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Sales tax vote could decide shape and scope of Arch grounds improvements

This article first appeared in the St. Louis Beacon, Jan. 22, 2013 - When voters in St. Louis and St. Louis County venture to the polls on April 2, they’ll cast a ballot for an initiative colloquially known as the “Arch tax.”

Behind that catchy shorthand is a complicated proposal that splits proceeds of a 3/16ths of one-cent sales tax increase in several directions. The tax boost – which both the St. Louis County Council and the St. Louis Board of Aldermen approved for the ballot last week – will provide funding for the Arch grounds, parks in St. Louis and St. Louis County, and the region’s network of trails.

While it is by no means unusual for a local government to raise taxes for parks or trails, the same can’t be said for the Arch part of the proposal. A spokesman for the National Parks Service told the Beacon last year that he did not know of any similar situation in which a local tax was used to improve a national park or monument.

The idea behind this proposal -- Proposition P -- is to use a steady and predictable source of public money to encourage private donations for an ambitious overhaul to the monuments grounds.

For some, a dedicated local sales tax could become a national model for upgrading national attractions. State Sen. John Lamping, a Ladue Republican who handled legislation authorizing the tax vote in the Missouri Senate, predicted last year that the proposal could spark a trend across the country.

“The worst way to do government is to send money to a centralized location and then go to that location and lobby for some money back. That’s our federal model and to some degree that’s our state model,” Lamping said. “I think you’re going to see this happen over and over again around the country where local communities say, ‘Look, this is usually a federal bill that is paid – but there’s no way the money’s coming. We’re going to take it up ourselves.’"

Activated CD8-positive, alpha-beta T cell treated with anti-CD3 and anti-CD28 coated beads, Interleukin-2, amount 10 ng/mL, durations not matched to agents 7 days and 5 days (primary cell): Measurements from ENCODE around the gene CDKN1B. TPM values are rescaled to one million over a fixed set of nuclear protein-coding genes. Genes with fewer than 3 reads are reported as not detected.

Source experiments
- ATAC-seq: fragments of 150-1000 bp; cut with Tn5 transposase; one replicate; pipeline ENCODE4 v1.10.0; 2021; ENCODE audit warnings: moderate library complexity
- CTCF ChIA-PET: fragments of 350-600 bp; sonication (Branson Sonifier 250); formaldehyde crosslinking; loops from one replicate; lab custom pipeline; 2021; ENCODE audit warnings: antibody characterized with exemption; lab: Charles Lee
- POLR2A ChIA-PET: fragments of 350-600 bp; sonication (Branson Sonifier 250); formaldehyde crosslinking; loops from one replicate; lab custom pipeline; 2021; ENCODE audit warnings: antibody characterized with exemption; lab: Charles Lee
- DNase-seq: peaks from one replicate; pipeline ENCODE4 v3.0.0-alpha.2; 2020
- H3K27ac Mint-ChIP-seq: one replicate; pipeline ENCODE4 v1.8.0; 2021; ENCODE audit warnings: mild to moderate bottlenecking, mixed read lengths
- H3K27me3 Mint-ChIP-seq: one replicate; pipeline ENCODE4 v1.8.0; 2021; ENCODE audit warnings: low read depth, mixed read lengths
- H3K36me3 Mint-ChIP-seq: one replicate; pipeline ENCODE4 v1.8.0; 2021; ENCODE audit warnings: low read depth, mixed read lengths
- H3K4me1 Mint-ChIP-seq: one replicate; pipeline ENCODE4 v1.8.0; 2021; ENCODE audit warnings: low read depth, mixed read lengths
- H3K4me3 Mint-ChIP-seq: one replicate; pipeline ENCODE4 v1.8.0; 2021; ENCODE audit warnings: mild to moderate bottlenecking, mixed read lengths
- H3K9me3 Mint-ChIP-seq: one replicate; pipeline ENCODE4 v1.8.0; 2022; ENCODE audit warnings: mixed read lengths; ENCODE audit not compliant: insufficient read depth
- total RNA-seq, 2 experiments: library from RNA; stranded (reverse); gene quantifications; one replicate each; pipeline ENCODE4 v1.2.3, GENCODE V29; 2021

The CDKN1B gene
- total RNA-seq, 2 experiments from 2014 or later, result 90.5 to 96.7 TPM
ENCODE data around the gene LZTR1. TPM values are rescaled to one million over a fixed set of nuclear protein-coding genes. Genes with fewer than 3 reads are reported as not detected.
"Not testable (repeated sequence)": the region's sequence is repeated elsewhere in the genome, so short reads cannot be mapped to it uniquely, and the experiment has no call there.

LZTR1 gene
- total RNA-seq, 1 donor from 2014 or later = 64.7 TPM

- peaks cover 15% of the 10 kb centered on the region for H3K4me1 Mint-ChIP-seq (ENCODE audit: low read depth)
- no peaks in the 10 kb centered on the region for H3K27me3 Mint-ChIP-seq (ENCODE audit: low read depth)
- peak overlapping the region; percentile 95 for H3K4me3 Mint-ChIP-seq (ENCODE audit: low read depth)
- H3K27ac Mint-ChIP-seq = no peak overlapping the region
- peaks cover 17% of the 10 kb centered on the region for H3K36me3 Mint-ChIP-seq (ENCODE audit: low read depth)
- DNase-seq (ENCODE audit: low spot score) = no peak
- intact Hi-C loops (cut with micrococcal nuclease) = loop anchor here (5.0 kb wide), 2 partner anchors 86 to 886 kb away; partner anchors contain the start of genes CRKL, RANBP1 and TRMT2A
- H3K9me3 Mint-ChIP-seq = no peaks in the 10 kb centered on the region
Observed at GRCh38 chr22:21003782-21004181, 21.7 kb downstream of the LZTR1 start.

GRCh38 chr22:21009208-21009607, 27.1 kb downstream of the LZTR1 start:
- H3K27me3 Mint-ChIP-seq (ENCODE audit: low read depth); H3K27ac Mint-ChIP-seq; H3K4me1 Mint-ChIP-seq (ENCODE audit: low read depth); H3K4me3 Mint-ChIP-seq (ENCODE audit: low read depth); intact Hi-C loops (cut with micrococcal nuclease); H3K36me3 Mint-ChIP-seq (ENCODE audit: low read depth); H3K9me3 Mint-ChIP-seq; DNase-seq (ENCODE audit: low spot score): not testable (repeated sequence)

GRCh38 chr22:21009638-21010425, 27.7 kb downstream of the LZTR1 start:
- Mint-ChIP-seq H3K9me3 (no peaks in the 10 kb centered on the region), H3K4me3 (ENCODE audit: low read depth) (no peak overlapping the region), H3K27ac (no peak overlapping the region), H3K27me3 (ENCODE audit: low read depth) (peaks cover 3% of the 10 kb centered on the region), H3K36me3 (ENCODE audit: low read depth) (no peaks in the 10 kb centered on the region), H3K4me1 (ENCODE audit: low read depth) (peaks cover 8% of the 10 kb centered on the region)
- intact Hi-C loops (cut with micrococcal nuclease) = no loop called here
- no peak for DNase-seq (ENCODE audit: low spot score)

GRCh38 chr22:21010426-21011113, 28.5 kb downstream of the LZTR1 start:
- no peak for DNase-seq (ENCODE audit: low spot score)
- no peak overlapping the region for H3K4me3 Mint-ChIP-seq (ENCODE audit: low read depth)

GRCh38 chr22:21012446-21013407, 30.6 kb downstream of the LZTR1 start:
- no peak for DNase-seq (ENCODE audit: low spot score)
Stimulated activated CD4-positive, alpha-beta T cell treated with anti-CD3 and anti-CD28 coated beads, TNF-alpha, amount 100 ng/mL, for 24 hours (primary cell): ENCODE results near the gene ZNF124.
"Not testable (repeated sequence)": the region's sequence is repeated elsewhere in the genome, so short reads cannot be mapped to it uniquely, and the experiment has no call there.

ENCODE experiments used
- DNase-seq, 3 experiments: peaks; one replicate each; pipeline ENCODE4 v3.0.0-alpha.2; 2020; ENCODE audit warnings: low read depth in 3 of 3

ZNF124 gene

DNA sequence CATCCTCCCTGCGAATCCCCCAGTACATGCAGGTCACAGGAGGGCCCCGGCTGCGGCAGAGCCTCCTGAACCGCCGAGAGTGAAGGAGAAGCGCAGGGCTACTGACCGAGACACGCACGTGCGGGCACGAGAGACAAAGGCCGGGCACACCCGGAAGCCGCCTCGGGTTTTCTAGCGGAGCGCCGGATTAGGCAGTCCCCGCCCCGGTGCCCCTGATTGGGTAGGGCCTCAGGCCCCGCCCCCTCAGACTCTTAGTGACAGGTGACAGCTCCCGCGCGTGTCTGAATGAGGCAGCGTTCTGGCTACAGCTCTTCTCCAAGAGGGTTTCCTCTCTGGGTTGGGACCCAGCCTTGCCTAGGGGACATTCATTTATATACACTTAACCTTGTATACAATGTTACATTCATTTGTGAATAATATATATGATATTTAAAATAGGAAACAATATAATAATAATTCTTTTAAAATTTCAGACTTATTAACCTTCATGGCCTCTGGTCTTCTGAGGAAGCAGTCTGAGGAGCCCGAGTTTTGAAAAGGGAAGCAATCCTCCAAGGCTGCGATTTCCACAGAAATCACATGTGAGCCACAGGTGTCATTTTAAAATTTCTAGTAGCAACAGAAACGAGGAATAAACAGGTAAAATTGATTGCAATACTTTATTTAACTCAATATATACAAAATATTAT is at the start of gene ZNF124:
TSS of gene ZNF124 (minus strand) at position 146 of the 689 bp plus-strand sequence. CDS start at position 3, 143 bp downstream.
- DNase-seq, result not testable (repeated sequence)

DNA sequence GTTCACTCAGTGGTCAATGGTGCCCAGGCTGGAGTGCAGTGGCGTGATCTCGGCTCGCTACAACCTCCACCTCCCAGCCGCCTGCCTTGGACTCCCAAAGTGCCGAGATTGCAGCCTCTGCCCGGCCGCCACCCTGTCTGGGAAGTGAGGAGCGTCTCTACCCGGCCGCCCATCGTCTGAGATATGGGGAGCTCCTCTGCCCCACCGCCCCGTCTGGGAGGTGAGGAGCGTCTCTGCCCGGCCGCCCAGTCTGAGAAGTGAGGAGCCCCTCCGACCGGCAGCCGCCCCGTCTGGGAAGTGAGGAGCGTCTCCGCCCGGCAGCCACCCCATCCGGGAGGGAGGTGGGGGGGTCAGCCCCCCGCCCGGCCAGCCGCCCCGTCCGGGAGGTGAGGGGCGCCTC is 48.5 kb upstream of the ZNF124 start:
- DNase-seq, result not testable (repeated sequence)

The proposal is sparking both excitement and skepticism. Boosters say the tax increase will go a long way toward enlivening a regional icon for residents and visitors alike. They also see an opportunity to provide more funding to local parks and the Great Rivers Greenway, which was set up in 2000 to create an interconnected system of greenways, parks and trails.

St. Louis Alderman Tom Villa – an 11th Ward Democrat with a lengthy tenure in city and state politics – sees the proposal as a culmination of the efforts of many “very, very good people in this city” who are “trying to move this region forward by putting their money where their mouth is.”

“We’ve got riverfront studies since the 1950s. The fact of the matter is: If we took all those riverfront reports and dropped them in the river today, we’d probably get the river level to rise so we could increase barge traffic,” said Villa earlier this month. “The region wins with this. Certainly St. Louis city wins with this.”

Not everyone supports Prop P. The initiative has already faced a hostile reception in St. Charles County, a jurisdiction that’s balked at times at entering into regional covenants.

Prop P also has some skeptics within St. Louis' city government, such as Alderman Scott Ogilvie, I-24th Ward. He argues that the CityArchRiver plan is too expensive, and has said that the sales tax proposal sets a bad precedent. 

“This is a local tax to pay for a national park, and there is no precedent for that in the United States,” said Ogilvie last year. “And it’s not clear to me that that’s the direction we should be going or we want to be going in. I think we need to take some time to have a conversation about that.

“It’s unfortunate that the goal is to get this bill passed as quickly as possible and kind of short-circuit the conversation on whether we should increase taxes locally to fund something we don’t own – which is the Jefferson National Memorial,” he added.

But even Ogilvie concedes mounting an opposition campaign may be tough. Already, a campaign committee – which, in perhaps a nod to the proposal’s complexity, is called “Citizens for Safe and Accessible Arch and Public Parks Initiative in Collaboration with Civic Progress Action Committee” – is raking in big money for an upcoming campaign. And there may not be the incentive for people to give money or time for a "vote no" campaign.

Sprucing up a landmark

Since it was topped off in 1965, the Gateway Arch has distinguished itself as one of the most recognizable landmarks in the country.

“People are generally supportive of the Arch because it is the thing that identifies the region,” said Alderwoman Phyllis Young, a 7th Ward Democrat who sponsored the legislation to place the tax increase on the city’s April ballot. “When you look at TV and see anything with St. Louis, it always shows the Arch. I think that people are proud of it. They think that people come down and bring visitors from wherever they’re coming down to see the Arch because it is symbolic of the entire region.”